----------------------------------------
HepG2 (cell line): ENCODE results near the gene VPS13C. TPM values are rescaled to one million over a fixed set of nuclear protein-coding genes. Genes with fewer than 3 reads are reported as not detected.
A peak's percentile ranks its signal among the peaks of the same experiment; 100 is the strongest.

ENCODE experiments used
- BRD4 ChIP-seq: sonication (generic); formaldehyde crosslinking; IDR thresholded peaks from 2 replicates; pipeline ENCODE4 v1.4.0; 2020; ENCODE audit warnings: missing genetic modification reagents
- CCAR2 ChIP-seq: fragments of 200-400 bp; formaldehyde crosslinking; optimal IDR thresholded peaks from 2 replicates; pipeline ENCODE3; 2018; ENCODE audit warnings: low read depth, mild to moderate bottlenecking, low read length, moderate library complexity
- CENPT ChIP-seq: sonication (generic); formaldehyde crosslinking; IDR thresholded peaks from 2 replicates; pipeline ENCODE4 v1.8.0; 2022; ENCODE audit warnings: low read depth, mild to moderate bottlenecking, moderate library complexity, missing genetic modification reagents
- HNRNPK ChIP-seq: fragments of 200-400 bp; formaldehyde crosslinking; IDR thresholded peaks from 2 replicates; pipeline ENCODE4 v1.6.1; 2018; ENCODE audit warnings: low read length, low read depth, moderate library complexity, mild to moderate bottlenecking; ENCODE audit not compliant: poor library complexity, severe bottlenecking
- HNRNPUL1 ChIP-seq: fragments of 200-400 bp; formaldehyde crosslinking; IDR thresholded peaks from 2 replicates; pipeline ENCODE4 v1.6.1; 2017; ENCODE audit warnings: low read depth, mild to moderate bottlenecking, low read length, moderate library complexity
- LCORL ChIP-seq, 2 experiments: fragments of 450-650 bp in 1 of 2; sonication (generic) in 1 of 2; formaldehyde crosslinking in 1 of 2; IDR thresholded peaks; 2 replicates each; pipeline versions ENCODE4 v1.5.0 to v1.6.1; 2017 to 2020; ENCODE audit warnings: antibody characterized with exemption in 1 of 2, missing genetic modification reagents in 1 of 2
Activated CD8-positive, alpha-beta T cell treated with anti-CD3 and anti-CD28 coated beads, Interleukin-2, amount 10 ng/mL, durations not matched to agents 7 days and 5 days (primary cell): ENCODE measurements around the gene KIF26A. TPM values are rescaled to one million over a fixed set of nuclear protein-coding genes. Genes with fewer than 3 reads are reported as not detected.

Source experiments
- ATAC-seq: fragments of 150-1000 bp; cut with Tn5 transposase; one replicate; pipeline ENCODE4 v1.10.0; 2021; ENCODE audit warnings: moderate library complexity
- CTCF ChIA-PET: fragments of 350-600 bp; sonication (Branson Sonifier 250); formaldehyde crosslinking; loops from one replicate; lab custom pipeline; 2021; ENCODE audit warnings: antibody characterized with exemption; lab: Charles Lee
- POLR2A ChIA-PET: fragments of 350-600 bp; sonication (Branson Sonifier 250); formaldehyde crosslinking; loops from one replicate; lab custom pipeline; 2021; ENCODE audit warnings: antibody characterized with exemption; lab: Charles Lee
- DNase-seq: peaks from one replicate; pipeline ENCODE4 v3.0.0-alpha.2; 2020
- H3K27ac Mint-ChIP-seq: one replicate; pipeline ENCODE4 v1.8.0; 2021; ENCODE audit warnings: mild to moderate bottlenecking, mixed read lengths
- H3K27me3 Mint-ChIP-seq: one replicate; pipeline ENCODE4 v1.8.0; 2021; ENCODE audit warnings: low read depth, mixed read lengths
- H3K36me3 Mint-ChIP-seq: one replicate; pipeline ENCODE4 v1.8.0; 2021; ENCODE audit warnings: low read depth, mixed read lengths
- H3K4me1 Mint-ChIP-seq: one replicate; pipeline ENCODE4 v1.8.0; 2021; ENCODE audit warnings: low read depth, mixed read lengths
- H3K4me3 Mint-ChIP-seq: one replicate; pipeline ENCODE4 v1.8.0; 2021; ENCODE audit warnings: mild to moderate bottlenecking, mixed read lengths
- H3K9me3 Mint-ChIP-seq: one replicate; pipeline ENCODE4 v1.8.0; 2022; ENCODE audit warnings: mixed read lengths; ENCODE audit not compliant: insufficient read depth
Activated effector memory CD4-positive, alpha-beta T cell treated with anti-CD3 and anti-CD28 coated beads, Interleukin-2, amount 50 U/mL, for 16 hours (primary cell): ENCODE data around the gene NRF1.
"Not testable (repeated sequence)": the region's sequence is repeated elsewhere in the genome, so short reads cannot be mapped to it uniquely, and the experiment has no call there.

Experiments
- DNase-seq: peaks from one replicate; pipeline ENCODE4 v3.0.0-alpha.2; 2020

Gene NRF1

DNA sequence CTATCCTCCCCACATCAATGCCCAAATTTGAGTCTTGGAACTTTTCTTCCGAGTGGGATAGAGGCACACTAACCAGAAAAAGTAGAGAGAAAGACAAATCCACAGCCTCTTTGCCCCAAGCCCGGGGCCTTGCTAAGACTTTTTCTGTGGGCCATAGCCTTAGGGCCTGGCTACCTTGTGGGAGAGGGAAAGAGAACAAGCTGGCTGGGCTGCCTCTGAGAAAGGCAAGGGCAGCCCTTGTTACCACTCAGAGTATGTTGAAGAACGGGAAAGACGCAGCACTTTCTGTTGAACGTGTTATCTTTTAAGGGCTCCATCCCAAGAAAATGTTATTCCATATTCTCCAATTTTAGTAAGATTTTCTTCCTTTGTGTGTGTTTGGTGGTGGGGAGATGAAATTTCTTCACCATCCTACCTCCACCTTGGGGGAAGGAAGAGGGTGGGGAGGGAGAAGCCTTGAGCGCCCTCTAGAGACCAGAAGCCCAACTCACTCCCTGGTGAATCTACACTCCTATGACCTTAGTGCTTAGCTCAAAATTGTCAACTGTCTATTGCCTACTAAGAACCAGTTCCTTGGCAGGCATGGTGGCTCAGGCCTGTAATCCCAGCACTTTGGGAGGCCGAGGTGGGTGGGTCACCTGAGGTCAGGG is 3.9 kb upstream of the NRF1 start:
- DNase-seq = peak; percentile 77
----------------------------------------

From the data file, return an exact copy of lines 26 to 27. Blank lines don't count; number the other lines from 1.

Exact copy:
Gene NRF1

DNA sequence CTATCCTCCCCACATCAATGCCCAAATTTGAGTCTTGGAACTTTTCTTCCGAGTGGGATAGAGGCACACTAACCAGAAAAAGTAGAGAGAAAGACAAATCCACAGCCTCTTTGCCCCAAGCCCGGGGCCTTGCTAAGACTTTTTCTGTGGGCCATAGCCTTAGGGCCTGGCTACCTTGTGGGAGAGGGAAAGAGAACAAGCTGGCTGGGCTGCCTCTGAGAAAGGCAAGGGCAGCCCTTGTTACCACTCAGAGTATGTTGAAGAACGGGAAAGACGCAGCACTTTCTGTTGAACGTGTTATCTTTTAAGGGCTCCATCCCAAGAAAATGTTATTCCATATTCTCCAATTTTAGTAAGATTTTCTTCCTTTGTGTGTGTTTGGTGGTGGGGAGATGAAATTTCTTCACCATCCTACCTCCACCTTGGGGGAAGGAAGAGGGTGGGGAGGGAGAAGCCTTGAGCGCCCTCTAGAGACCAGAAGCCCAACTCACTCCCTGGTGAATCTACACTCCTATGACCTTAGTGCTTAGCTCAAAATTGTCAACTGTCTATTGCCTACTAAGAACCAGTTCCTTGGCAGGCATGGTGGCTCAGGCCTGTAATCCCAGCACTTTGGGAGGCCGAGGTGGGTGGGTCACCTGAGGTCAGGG is 3.9 kb upstream of the NRF1 start: